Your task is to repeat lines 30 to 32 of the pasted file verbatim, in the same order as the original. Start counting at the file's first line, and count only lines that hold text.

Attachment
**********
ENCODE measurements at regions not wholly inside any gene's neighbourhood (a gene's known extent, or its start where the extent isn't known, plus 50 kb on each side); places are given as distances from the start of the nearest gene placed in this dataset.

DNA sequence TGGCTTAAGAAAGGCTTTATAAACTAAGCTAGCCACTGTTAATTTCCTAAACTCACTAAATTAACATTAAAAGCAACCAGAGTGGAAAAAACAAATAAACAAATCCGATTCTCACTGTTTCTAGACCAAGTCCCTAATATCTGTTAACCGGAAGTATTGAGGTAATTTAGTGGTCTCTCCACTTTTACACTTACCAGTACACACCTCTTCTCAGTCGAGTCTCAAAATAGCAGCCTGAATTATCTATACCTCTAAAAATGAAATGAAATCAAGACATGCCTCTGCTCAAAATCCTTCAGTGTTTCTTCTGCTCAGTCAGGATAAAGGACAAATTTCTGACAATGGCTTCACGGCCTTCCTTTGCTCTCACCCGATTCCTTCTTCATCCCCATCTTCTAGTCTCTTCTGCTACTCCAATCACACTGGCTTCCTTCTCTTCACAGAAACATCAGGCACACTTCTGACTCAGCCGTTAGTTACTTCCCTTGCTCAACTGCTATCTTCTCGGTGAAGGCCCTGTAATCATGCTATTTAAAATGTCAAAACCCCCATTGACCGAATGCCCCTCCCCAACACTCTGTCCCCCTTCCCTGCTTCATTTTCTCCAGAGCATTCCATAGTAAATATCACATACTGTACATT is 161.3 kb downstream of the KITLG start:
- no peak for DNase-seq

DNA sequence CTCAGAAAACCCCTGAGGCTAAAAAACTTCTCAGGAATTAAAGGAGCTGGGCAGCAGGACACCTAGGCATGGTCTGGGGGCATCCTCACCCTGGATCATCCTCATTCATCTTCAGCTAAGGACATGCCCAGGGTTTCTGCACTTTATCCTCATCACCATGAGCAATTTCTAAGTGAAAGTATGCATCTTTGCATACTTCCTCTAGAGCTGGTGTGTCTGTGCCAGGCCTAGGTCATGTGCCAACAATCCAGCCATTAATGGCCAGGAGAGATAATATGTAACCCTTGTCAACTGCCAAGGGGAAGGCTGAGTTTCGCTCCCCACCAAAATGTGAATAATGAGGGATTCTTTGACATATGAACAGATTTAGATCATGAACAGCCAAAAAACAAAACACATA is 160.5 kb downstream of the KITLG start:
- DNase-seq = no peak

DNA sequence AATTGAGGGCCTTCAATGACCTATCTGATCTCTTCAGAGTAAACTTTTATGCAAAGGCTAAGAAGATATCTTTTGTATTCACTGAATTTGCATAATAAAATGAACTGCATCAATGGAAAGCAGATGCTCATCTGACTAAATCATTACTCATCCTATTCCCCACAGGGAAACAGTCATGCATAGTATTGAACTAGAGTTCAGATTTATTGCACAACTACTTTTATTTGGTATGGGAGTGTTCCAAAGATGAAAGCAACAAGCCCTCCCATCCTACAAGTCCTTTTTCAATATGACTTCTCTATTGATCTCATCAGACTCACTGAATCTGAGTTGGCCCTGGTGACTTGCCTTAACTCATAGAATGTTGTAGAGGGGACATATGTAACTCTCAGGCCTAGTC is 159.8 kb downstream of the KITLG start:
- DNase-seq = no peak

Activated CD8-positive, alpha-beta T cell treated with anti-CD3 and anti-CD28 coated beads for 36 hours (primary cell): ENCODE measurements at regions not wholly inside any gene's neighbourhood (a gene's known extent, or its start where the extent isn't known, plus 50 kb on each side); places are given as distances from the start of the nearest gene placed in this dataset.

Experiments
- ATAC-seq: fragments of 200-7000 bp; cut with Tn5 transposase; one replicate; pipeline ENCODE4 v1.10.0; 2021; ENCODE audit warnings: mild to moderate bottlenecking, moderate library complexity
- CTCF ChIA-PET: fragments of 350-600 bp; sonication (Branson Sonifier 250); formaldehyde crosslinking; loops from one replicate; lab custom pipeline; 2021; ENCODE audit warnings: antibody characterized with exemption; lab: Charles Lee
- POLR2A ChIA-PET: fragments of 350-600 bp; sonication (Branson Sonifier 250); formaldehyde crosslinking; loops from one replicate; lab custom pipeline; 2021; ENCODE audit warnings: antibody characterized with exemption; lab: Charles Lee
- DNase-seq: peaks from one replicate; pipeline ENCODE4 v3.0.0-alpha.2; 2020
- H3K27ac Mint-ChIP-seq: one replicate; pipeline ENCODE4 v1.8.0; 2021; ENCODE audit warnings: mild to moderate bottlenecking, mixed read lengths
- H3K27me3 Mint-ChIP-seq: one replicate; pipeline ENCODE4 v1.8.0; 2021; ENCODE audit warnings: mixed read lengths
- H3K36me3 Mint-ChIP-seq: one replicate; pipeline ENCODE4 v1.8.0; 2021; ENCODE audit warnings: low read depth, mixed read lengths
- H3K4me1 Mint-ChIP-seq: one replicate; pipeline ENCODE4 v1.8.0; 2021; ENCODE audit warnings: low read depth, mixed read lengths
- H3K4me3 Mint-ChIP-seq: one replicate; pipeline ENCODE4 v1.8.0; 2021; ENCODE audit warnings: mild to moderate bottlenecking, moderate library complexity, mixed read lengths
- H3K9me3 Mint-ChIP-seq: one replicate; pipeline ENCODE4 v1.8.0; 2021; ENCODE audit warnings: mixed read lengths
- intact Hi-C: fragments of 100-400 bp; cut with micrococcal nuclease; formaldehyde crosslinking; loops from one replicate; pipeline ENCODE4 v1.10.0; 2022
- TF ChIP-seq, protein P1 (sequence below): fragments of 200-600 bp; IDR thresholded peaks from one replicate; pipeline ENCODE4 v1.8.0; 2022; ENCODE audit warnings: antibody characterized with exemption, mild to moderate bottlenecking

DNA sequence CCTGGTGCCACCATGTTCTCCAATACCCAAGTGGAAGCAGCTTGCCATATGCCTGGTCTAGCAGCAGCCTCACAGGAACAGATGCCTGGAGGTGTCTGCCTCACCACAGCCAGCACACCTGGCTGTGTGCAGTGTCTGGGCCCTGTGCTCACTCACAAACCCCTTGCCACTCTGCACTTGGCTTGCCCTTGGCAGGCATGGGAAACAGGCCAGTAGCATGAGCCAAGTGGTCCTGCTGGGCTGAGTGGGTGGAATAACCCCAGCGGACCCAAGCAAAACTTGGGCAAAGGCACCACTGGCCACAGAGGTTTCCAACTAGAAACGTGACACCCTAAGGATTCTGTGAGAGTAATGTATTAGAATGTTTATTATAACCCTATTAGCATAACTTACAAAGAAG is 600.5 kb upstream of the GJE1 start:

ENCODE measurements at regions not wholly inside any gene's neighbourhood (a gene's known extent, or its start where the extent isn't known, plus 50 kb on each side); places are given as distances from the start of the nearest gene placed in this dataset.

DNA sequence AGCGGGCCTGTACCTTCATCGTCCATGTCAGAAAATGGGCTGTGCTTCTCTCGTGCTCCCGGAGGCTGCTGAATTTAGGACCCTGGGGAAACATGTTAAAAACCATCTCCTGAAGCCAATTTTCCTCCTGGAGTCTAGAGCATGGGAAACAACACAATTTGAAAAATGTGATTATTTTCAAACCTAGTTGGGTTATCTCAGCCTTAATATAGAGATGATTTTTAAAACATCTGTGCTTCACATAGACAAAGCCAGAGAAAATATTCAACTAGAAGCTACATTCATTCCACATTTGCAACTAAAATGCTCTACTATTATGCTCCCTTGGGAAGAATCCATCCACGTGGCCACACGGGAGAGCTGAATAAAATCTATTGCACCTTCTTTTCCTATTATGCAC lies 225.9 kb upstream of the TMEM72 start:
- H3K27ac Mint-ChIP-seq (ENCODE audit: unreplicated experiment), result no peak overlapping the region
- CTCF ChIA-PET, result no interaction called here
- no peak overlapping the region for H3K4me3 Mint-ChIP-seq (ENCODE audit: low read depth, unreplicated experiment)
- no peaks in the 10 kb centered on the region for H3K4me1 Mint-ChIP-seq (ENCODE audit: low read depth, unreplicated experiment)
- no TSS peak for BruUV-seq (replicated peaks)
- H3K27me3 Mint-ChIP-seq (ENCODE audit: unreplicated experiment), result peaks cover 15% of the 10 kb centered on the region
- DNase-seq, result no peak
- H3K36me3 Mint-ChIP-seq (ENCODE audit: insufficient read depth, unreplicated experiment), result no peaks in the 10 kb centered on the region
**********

- H3K27me3 Mint-ChIP-seq (ENCODE audit: unreplicated experiment), result peaks cover 15% of the 10 kb centered on the region
- DNase-seq, result no peak
- H3K36me3 Mint-ChIP-seq (ENCODE audit: insufficient read depth, unreplicated experiment), result no peaks in the 10 kb centered on the region